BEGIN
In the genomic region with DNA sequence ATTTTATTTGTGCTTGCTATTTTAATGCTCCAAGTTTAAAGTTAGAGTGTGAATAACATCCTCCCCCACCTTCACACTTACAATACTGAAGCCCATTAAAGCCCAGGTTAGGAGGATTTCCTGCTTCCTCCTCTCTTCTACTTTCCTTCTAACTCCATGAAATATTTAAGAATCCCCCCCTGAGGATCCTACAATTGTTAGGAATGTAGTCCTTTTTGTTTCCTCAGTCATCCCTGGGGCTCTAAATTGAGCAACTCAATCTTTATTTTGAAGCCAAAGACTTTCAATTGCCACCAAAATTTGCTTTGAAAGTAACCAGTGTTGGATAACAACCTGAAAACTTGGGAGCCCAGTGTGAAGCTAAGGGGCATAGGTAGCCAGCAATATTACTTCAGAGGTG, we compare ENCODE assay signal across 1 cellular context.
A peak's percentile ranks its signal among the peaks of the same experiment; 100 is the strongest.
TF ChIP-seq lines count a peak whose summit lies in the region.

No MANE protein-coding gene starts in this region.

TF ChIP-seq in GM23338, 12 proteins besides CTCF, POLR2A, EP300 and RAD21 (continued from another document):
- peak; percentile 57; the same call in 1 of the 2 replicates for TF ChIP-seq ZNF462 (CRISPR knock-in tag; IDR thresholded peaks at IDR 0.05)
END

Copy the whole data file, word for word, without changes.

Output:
In the genomic region with DNA sequence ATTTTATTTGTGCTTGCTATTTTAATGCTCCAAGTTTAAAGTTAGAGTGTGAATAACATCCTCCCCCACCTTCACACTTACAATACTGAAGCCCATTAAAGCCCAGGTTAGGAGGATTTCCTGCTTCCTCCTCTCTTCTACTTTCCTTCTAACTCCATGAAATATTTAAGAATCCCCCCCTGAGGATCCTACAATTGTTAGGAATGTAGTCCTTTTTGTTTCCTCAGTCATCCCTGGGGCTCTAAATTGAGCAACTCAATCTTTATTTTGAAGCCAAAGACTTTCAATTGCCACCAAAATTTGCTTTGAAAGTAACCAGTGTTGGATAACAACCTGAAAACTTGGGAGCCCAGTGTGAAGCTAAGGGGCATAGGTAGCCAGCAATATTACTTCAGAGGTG, we compare ENCODE assay signal across 1 cellular context.
A peak's percentile ranks its signal among the peaks of the same experiment; 100 is the strongest.
TF ChIP-seq lines count a peak whose summit lies in the region.

No MANE protein-coding gene starts in this region.

TF ChIP-seq in GM23338, 12 proteins besides CTCF, POLR2A, EP300 and RAD21 (continued from another document):
- peak; percentile 57; the same call in 1 of the 2 replicates for TF ChIP-seq ZNF462 (CRISPR knock-in tag; IDR thresholded peaks at IDR 0.05)